Proceedings of The 6th International Conference on Research in Teaching and Education
School Autonomy for Equity: The Italian Case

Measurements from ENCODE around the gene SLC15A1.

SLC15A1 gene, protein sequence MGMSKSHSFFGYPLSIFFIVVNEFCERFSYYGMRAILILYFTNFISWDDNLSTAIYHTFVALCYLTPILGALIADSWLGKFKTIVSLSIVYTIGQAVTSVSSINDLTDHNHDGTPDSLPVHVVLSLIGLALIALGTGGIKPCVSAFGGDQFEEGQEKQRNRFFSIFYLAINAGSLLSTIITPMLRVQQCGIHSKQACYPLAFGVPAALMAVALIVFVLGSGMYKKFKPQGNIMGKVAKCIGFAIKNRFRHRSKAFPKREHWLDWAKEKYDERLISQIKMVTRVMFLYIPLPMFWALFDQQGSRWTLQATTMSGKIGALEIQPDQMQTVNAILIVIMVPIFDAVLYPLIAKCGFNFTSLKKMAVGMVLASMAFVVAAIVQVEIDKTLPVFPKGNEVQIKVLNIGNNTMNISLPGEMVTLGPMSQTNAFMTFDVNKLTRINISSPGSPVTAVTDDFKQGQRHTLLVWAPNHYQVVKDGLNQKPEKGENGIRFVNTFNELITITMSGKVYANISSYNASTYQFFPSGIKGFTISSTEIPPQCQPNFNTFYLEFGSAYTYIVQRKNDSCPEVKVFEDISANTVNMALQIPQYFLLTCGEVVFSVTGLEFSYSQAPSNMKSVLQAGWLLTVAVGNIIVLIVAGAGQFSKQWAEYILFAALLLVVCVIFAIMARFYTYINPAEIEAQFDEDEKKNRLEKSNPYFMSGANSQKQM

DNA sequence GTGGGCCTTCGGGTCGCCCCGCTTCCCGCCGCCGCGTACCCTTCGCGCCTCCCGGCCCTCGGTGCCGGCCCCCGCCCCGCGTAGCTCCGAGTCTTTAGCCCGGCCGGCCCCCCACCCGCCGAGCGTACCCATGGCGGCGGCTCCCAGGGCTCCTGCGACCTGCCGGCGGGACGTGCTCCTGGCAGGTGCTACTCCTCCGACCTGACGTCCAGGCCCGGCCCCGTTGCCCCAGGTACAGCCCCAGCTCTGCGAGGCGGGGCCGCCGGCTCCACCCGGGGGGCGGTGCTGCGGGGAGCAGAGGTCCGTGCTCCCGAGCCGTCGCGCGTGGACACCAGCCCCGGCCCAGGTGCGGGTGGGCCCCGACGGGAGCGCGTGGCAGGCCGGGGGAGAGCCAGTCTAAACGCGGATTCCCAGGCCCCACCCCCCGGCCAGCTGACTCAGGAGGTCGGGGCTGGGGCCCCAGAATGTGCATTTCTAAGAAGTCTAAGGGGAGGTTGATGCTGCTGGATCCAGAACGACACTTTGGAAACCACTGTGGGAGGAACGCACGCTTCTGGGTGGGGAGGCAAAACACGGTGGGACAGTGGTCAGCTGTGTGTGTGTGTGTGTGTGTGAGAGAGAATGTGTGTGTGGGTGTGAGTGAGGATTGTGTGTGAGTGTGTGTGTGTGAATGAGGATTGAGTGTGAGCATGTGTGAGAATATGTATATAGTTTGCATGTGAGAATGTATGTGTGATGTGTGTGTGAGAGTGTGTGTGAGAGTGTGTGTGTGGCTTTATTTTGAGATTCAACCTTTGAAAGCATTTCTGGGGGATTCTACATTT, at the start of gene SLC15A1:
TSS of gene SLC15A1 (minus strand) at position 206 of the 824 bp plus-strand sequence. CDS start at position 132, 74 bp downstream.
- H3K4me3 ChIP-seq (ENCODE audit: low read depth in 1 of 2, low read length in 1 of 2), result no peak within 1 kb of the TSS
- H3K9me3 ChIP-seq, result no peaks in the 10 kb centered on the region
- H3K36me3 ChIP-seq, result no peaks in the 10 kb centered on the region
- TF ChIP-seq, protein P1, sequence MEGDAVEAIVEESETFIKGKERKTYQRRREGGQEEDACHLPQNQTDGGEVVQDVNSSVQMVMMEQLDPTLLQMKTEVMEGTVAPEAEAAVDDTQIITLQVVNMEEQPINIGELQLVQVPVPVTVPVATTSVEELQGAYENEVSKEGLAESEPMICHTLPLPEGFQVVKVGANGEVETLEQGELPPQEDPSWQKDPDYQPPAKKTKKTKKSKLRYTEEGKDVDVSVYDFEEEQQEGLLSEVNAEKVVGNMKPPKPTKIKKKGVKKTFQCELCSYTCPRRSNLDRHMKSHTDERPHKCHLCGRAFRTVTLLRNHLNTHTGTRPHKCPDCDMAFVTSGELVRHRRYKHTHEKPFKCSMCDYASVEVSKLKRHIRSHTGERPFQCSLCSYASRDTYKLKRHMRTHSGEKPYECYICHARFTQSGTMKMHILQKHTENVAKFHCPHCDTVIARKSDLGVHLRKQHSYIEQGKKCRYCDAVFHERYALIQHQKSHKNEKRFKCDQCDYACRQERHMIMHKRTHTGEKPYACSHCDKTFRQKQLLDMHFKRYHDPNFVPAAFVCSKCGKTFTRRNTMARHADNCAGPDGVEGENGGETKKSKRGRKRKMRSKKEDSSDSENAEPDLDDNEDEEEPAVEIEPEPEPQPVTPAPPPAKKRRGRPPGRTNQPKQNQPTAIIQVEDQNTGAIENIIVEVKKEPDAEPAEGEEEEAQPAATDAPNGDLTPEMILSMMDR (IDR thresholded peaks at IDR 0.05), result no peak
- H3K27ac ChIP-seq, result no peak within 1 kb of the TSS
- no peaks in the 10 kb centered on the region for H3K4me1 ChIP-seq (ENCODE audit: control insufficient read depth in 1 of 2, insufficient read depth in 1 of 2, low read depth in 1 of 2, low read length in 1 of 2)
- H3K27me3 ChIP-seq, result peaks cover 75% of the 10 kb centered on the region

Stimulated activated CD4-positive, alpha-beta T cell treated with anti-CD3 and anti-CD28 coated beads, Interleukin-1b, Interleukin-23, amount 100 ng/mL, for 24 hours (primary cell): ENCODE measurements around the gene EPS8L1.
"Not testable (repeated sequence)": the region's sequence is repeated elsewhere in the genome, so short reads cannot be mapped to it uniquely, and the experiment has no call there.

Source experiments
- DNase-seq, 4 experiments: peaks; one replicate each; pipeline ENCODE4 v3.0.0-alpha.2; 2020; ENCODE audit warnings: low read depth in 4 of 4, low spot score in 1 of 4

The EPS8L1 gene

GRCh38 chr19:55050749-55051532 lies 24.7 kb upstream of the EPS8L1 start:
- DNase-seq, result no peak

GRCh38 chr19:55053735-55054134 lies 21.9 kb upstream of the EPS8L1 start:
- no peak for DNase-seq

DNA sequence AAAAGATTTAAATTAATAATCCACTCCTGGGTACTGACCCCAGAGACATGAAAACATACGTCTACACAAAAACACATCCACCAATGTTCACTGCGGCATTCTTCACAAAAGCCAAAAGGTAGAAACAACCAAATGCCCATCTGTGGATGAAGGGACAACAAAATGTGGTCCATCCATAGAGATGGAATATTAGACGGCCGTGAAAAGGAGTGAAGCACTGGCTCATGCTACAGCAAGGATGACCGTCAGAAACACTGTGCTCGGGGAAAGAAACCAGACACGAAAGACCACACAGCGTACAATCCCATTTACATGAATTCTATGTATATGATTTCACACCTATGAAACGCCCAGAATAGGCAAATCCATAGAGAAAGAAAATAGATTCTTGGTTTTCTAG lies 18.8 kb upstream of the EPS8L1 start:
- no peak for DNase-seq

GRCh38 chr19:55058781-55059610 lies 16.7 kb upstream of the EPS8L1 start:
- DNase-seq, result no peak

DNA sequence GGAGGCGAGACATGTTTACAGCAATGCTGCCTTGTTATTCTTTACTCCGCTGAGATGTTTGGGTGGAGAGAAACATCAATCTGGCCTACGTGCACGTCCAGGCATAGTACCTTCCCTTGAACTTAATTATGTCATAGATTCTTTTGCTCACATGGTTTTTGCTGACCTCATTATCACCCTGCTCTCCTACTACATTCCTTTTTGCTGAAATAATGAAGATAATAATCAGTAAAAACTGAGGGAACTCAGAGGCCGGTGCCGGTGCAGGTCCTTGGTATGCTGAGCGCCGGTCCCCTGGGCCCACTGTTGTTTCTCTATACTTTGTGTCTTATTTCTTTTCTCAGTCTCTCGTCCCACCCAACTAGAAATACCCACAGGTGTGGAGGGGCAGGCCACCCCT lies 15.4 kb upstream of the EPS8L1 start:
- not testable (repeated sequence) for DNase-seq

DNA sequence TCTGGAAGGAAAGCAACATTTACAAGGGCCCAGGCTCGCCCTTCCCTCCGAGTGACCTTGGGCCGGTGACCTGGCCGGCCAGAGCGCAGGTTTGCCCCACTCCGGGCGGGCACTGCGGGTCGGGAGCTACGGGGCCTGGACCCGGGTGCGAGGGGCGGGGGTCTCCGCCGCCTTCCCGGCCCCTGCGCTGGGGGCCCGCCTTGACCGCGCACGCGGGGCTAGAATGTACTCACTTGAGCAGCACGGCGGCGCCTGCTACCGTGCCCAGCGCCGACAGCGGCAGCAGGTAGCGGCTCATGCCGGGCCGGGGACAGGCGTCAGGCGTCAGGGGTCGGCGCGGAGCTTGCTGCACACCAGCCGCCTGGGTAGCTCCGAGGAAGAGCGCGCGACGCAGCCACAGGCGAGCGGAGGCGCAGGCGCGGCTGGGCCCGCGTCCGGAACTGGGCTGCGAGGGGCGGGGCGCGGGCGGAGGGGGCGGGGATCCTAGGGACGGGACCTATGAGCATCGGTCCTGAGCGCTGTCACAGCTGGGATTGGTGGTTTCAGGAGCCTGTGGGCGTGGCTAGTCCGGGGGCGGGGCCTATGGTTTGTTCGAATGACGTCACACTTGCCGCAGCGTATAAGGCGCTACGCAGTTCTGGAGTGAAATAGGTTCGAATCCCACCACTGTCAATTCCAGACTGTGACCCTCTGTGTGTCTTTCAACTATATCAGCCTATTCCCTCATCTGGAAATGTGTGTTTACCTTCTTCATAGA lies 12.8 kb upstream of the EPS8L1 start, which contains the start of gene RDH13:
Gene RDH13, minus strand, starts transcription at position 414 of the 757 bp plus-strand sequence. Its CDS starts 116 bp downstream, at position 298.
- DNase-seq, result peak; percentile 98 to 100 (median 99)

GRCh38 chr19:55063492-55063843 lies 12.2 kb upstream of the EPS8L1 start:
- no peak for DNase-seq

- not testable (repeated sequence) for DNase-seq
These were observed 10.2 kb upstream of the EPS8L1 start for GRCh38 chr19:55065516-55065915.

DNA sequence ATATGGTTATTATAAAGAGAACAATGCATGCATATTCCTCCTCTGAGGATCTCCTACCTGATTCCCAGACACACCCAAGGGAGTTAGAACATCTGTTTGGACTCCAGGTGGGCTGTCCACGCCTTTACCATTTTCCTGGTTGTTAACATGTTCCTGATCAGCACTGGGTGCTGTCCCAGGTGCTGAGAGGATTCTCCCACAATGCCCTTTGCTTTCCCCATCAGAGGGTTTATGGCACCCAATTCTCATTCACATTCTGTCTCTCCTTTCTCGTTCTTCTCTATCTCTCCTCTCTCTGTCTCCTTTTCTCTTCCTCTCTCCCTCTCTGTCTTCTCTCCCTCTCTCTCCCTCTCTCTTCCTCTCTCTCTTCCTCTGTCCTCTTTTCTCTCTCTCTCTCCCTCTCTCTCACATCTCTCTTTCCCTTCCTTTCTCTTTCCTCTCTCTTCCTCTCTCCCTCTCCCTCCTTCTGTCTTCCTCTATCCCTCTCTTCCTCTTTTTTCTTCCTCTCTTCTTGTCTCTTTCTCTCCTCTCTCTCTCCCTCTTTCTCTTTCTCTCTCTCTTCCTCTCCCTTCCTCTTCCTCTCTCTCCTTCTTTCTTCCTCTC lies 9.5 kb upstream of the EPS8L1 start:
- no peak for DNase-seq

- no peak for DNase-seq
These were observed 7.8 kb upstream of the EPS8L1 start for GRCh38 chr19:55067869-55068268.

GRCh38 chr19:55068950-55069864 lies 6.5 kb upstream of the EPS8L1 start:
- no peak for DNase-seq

School’s contribution for the democratic project is considered essential by the Constitution of the Italian Republic. An excellent education for all that guarantees the acquisition of the skills for the exercise of citizenship is an indispensable condition for achieving an ever-higher degree of social justice. Therefore, the entire school system must act under the banner of equity, but old and new inequalities impact students’ schooling. Social reproduction is still active: children tend to replicate their parents’ educational and life trajectories (socioeconomic and sociocultural status are considered classic causes of inequality). Today, then, non-traditional factors of inequality emerge. They are produced by the school itself due to organizational and operational choices; ethnography of education often highlights the equity-distorting effects of school culture. Non-traditional factors act under the radar, insidiously, very differently from one context to another: it is crucial to understand how to circumvent them. In the Italian context, school autonomy absolutely represents a resource in terms of equity: each institution can make autonomous choices in the organizational, financial, managerial and educational spheres, drawing up educational policies based on the needs of the target school population. A conscious and creative use of this regulatory tool can lead to appreciable reductions in inequalities and an increase in the degree of equity; conversely, a prudential use unsupported by pedagogical intentionality risks aggravating the situation of inequity. The intervention will analyze good practices in the use of school autonomy, demonstrating how worthwhile it is in mitigating the most prevalent nontraditional factors of inequality.